It’s been an insightful week, this first week after a sick leave of too many months. My shoulder is recovering, but revalidation will still take a long time. Although I’m working hard at full recovery, my GP remains a bit skeptical…
Anyway, let me tell you about my work in progress last week. I’m working on my content design skills, which have to be expanded urgently. That goes for our whole team. To be honest, I have been a course developer all my career, writing paper courses combined with my job as a VDAB-instructor. But last year I became a fulltime ecourse developer, which has brought a lot of new learning opportunities… and loads of frustration. Our newly organised team realised pretty soon there was a lot of learning to do and things worked out pretty chaotically at the beginning. Designing an online course is definitely not only about writing anymore. There’s much more to it. Thorough content designing e.g.. And storyboarding. And here’s the work in progress for me:
- I promised that I will have finished my first storyboard for a corporate online course by 17th August.
- I’m giving a workshop on content design for my team members on 25th September.
So, after a hangoutmeeting with my colleague – spending her holidays in France – I decided to redo the course ‘Instructional Design: Storyboarding’ on LinkedInLearning, which I had already gone through earlier, but hadn’t studied yet. It’s a good basis, really. I would recommend it to everyone. As a matter of fact I’ll be using this for my workshop in September.
After working through this course the second time, I had the feeling I could start with my first storyboard, using this template.
It works, but needs evaluation… In the meantime I read some tips, which I got from my #WOL-friend Jen Deneckere, learning architect. First one is the fact that you should do storyboarding in twos and second, take ample time for it because of the creative process. This project is a challenge if we have to put in creativity: Because it is only theory. Can I be honest? I’d never make this an online course. There must be other ways.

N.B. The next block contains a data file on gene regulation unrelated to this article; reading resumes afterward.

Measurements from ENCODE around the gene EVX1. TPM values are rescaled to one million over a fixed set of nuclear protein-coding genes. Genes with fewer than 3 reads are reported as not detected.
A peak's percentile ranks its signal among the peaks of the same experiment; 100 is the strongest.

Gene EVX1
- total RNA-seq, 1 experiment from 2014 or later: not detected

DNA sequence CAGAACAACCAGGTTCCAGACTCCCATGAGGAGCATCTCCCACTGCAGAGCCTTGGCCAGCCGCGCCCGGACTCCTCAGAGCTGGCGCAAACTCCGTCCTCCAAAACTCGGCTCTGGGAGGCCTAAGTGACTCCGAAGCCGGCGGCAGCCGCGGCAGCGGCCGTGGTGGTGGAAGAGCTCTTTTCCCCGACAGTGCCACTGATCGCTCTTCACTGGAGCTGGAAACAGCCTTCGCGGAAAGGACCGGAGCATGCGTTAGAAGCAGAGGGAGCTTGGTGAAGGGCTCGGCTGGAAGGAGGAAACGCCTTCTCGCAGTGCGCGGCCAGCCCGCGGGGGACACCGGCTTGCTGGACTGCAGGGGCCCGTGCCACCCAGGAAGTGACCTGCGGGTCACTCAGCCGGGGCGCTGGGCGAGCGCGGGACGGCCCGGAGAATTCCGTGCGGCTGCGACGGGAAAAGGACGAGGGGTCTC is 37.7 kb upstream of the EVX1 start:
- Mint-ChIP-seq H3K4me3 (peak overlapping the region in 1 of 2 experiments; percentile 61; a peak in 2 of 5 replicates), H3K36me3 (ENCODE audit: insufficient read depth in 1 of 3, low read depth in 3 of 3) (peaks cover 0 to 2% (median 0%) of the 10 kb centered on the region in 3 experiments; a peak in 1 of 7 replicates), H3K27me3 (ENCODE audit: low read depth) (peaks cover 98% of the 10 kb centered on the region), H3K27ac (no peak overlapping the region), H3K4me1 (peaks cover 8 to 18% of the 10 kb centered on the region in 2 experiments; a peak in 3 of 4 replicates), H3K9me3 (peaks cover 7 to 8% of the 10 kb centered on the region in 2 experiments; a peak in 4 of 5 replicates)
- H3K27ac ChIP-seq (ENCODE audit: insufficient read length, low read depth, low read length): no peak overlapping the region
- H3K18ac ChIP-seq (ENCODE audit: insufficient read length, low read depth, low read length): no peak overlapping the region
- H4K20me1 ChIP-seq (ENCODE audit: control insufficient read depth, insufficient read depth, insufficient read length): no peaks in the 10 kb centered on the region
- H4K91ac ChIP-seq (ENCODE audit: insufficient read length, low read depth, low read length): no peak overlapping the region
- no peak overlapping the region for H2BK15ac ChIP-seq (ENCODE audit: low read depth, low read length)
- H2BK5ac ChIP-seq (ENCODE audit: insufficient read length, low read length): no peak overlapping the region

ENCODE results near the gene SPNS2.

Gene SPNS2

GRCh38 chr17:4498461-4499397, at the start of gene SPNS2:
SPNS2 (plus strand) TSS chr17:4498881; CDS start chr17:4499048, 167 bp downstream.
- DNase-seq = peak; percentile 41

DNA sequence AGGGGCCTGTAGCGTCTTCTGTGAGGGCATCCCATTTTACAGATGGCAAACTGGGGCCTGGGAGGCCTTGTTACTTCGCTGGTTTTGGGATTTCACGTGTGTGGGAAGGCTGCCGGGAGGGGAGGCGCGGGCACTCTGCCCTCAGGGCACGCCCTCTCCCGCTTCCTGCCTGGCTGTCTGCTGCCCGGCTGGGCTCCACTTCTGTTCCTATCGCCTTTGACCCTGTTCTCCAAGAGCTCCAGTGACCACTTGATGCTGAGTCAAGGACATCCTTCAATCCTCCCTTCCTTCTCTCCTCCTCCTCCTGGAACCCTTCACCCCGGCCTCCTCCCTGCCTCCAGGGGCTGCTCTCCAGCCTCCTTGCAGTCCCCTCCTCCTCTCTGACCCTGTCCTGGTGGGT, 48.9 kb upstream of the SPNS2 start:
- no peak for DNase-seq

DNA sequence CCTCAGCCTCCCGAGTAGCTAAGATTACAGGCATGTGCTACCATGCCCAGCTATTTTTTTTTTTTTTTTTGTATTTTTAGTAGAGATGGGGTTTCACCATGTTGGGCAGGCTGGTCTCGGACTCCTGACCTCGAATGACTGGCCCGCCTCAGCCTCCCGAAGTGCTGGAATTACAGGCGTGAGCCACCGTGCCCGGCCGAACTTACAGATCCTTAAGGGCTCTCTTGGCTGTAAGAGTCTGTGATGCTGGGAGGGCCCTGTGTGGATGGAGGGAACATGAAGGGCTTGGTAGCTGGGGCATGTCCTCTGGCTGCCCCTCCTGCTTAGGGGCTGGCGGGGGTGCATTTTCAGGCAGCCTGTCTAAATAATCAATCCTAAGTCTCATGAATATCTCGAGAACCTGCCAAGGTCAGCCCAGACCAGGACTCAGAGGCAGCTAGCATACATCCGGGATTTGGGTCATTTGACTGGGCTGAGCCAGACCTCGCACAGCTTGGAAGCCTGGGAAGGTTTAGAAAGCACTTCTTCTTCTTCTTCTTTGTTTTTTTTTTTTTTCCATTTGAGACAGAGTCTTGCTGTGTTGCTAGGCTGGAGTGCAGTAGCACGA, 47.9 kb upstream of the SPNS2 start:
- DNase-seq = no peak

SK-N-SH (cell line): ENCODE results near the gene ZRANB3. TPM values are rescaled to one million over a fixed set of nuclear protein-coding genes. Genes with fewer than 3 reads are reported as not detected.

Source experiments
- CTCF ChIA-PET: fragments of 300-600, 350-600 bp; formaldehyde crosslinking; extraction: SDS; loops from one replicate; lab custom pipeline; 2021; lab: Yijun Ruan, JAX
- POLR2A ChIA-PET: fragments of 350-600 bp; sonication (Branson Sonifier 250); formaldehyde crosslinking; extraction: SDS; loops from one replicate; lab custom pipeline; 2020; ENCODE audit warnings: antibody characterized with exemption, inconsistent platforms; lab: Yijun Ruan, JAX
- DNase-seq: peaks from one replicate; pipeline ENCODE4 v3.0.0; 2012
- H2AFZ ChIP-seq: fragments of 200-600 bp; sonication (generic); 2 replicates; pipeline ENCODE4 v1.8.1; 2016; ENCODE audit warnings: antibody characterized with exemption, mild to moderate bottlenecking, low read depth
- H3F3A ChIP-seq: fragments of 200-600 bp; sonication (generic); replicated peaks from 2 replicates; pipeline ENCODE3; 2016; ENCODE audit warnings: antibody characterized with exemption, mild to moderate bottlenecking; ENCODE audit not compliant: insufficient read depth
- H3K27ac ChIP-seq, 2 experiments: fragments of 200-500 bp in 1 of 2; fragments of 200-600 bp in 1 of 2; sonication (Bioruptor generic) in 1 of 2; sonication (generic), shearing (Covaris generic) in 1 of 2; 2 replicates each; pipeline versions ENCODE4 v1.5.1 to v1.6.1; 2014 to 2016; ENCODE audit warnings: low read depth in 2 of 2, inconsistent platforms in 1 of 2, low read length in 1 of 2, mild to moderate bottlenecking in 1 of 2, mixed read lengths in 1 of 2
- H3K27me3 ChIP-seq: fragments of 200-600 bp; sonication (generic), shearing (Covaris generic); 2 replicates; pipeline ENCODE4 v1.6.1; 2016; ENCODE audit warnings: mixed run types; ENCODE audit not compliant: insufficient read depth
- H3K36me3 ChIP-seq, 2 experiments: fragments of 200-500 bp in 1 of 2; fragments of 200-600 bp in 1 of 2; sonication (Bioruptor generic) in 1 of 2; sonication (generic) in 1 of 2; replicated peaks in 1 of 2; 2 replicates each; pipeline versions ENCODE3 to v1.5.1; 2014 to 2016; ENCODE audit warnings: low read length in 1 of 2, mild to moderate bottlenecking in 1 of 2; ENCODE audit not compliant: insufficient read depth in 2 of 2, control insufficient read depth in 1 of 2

My colleague Jean-Marie and I have decided to combine the theory with a multiple choice quiz, to increase interaction. Because I know I learn like most people: There’s no real learning while reading. Not only reading, I mean. As an example I’m thinking of this LinkedIn-Learning course mentioned above. The first time I just lay back and watched. And although I found the contents highly interesting, I only retained just a tiny bit of it. In fact I only remembered the template which I showed above.
If I want the retention rate of this corporate online training to be bigger than a tiny bit, we’ll have to put in more interactive things. Which takes lots of time… Anyway, I see progress, all the more because of my colleague’s experience with Articulate. Tomorrow we’re meeting and working at it. Let’s hope for the best.
How do you tackle a highly theoretical course? Let me know!